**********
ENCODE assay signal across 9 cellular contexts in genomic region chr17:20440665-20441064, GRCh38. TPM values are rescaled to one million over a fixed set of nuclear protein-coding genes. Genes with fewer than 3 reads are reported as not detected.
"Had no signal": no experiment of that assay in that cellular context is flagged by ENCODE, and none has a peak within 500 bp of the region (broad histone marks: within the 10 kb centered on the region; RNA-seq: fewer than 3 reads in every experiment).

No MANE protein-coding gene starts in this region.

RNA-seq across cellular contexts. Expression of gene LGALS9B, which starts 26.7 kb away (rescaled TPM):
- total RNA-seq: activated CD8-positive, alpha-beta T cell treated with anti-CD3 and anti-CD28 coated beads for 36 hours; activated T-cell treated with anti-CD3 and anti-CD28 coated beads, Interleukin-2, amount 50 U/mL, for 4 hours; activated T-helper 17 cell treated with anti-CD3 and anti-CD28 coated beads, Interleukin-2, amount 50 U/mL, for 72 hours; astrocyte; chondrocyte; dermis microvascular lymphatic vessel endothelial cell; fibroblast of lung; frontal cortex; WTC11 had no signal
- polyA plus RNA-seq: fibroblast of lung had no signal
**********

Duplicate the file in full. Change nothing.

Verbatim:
ENCODE assay signal across 9 cellular contexts in genomic region chr17:20440665-20441064, GRCh38. TPM values are rescaled to one million over a fixed set of nuclear protein-coding genes. Genes with fewer than 3 reads are reported as not detected.
"Had no signal": no experiment of that assay in that cellular context is flagged by ENCODE, and none has a peak within 500 bp of the region (broad histone marks: within the 10 kb centered on the region; RNA-seq: fewer than 3 reads in every experiment).

No MANE protein-coding gene starts in this region.

RNA-seq across cellular contexts. Expression of gene LGALS9B, which starts 26.7 kb away (rescaled TPM):
- total RNA-seq: activated CD8-positive, alpha-beta T cell treated with anti-CD3 and anti-CD28 coated beads for 36 hours; activated T-cell treated with anti-CD3 and anti-CD28 coated beads, Interleukin-2, amount 50 U/mL, for 4 hours; activated T-helper 17 cell treated with anti-CD3 and anti-CD28 coated beads, Interleukin-2, amount 50 U/mL, for 72 hours; astrocyte; chondrocyte; dermis microvascular lymphatic vessel endothelial cell; fibroblast of lung; frontal cortex; WTC11 had no signal
- polyA plus RNA-seq: fibroblast of lung had no signal